Election deniers and extremists are organizing state by state on the QAnon-linked website “Pilled.net” in an attempt to “take the Republican Party over” and undermine local election administration.
This effort has been heavily promoted by former Trump adviser Steve Bannon on his War Room: Pandemic podcast over the past year. Alongside Republican activist Dan Schultz, Bannon has encouraged his listeners to pursue local election jobs that are often left vacant due to lack of public knowledge of the positions.
As explained by ProPublica, precinct officers play an important part in deciding how local elections are run, and the responsibilities of the positions differ by state. These positions can “have a say in choosing poll workers” and even “help pick members of boards that oversee elections,” among other responsibilities.
On the September 27 edition of conservative media personality John Fredericks’ show Outside The Beltway, the host discussed Schultz’s plan to “take the Republican Party over” and “end the Joe Biden regime in its tracks.”
During the interview, Fredericks played a video from Schultz’s group showcasing his “precinct strategy” website. Schultz also promoted a new button on his website to “connect with other conservatives in your state” and suggested the site allows users to “privately and securely communicate and collaborate with one another.” Fredericks responded, saying that is “exactly what we need.”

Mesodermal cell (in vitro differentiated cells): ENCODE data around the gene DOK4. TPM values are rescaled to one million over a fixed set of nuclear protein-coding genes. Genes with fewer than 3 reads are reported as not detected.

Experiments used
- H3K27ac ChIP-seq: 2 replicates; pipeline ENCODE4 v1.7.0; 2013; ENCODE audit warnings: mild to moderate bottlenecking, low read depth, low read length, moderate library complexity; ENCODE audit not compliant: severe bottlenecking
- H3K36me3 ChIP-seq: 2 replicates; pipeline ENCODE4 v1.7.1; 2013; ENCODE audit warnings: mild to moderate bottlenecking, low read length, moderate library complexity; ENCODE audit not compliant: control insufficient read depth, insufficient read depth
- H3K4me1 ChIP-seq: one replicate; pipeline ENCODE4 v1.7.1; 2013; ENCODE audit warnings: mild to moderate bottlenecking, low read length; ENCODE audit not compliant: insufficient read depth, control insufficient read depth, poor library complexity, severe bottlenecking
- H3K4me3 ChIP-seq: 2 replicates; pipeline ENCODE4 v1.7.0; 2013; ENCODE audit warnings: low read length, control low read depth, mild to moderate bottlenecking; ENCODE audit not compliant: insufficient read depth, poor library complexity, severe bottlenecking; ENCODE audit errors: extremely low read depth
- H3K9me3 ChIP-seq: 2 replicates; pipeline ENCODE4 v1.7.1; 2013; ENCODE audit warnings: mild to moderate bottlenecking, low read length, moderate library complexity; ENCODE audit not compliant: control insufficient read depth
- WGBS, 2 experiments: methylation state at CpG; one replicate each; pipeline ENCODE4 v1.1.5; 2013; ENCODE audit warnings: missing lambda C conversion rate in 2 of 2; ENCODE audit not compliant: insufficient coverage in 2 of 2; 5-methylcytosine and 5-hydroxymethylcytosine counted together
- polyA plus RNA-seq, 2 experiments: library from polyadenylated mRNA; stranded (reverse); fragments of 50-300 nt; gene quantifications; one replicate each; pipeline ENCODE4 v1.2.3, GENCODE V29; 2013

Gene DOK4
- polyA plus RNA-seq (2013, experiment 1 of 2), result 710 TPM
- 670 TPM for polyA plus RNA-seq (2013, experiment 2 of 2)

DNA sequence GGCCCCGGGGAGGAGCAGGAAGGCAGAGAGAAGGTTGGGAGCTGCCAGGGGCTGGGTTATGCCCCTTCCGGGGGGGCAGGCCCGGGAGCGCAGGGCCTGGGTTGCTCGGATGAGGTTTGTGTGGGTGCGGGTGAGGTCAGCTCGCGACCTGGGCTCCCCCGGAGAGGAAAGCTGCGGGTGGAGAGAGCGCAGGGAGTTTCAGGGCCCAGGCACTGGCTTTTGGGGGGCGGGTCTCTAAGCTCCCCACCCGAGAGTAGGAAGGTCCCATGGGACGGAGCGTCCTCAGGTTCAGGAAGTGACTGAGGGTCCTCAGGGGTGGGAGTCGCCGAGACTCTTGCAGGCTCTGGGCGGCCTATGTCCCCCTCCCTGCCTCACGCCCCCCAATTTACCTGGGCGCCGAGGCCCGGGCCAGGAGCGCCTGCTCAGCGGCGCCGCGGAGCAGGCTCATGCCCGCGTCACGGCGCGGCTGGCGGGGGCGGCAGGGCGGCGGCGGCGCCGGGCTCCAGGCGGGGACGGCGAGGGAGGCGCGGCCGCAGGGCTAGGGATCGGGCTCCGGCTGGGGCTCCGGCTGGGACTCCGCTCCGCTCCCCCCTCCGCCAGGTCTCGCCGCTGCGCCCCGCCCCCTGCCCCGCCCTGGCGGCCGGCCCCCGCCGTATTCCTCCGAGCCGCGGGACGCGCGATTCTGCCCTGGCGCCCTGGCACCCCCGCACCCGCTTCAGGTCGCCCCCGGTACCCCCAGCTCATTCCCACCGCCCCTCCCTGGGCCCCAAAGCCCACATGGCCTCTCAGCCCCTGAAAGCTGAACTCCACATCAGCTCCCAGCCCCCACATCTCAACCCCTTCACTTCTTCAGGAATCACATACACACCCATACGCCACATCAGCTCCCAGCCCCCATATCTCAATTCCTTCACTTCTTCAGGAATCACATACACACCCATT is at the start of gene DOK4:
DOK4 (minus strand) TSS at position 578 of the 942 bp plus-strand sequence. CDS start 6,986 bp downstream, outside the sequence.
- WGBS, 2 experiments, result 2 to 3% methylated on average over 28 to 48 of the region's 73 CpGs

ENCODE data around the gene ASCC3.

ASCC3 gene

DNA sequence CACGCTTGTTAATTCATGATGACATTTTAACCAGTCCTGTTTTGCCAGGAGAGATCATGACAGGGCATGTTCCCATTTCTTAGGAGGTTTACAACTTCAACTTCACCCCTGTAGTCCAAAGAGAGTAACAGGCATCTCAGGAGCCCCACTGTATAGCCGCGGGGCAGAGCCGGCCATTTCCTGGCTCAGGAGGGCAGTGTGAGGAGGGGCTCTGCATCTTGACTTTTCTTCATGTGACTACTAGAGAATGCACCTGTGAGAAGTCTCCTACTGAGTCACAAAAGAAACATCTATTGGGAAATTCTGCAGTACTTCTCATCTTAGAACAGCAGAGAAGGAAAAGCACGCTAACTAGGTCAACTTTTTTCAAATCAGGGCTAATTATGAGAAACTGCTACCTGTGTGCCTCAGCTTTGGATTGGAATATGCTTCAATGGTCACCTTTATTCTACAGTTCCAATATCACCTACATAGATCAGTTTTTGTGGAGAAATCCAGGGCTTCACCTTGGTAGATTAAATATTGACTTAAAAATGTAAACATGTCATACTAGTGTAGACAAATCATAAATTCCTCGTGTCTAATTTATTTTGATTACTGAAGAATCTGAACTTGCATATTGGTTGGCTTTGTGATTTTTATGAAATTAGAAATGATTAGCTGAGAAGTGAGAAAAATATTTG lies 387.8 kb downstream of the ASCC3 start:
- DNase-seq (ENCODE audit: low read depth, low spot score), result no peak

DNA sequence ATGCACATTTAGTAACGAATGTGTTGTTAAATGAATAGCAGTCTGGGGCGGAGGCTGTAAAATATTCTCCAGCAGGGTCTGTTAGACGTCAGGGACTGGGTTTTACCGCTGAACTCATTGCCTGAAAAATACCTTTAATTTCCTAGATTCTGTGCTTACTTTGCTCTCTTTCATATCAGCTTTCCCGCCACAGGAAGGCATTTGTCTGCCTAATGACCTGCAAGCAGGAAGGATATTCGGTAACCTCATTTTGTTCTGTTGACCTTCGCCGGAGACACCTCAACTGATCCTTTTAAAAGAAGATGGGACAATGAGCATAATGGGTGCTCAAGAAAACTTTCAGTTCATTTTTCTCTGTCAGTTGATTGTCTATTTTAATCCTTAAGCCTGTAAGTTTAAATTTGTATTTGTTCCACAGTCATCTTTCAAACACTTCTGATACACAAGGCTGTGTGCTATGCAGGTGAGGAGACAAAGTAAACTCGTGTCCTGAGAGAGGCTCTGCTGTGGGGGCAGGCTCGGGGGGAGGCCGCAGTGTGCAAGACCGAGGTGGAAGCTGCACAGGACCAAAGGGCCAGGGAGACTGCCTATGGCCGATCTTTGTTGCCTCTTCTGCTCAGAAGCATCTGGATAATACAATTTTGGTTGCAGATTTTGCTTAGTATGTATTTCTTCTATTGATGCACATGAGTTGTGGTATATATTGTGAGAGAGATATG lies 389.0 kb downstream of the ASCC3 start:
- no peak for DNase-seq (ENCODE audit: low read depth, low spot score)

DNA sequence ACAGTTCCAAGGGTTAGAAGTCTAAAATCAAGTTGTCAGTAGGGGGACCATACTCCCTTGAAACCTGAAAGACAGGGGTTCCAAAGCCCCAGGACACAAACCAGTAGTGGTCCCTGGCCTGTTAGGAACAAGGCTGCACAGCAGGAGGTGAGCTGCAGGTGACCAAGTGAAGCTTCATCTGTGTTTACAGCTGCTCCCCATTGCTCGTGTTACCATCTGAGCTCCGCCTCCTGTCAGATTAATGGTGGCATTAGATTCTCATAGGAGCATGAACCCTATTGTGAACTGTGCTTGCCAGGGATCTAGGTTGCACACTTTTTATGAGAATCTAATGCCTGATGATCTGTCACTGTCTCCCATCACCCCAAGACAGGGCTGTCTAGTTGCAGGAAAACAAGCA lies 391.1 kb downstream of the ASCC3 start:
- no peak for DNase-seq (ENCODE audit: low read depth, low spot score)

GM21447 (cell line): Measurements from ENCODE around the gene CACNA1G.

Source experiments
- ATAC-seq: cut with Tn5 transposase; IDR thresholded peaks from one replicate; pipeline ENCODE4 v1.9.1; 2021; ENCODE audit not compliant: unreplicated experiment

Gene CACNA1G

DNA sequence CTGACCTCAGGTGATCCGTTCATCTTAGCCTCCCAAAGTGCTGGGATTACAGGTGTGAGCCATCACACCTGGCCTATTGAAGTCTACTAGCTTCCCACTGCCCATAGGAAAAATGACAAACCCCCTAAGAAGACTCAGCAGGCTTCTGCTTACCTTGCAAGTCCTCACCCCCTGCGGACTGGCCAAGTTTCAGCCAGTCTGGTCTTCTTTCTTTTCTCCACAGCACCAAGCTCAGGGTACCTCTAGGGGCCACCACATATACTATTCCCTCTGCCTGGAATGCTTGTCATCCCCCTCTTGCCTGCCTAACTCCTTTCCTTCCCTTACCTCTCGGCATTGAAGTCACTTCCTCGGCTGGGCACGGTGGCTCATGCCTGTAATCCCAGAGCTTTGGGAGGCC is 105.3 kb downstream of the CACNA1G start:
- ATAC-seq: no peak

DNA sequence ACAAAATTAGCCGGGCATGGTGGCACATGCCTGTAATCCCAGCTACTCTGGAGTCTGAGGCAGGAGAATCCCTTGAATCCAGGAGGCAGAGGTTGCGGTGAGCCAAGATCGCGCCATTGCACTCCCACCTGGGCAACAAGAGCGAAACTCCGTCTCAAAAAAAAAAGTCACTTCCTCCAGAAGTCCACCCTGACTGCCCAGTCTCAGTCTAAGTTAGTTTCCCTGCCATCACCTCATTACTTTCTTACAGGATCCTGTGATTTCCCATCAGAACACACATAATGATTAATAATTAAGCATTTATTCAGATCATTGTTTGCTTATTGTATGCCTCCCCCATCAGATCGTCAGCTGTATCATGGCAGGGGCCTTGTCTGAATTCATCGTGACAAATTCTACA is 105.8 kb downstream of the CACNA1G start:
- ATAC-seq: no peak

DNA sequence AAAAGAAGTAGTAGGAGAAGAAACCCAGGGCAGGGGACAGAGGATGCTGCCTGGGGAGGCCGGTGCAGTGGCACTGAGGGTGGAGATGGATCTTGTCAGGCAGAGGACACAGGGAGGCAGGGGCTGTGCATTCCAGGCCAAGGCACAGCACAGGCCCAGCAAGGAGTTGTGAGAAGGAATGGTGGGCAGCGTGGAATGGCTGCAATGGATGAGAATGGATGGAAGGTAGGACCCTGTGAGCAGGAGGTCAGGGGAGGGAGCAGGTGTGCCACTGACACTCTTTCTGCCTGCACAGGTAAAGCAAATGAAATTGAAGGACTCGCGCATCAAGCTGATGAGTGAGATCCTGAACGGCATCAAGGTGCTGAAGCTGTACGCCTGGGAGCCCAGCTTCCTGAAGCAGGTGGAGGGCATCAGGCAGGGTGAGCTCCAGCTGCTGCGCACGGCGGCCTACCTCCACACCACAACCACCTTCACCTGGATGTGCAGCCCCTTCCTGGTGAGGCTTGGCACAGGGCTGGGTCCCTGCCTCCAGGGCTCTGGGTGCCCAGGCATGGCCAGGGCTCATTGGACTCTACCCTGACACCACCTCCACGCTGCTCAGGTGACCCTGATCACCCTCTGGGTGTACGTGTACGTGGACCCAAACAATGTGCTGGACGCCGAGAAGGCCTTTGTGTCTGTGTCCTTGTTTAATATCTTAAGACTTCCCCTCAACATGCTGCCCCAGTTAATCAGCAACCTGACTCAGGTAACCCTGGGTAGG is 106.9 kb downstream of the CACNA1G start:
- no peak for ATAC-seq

The button that Schultz referred to takes users to Pilled.net to sign up for a group named “Precinct Strategy.” However, if users were to go to the Pilled.net homepage by clicking the pill icon in the top left corner, they would see that the website is riddled with QAnon-linked content that has been banned by mainstream social media platforms.
QAnon is a baseless conspiracy theory that claims former President Donald Trump is secretly working to take down leading Democratic officials, global pedophilia rings, and his purported enemies in the “deep state.” It has been labeled a domestic terrorism threat by the FBI and QAnon followers have been linked to numerous incidents of violence, including the deadly January 6 attack on the U.S. Capitol.
For example, QAnon influencer Zak Paine has an active account on the Pilled.net site with over 6,000 followers. Paine, who uses the pseudonym RedPill78, was part of the January 6 insurrection at the Capitol.
Patriots’ Soapbox, a livestream outlet devoted to the conspiracy theory, also has a profile on Pilled.net that posts similar content. Other extremist content on the site includes discussions of the chemical compound adrenochrome with QAnon influencer Jordan Sather and suggestions that liberal elites and celebrities are actually pedophiles who “will be exposed.”
Media Matters has previously reported on Bannon and Schultz’s calls to action being amplified and distributed by QAnon influencers and shared on far-right message boards. Schultz himself has appeared on a number of QAnon podcasts to encourage supporters to get involved with GOP precinct officer positions. Unfortunately, his plan seems to be working.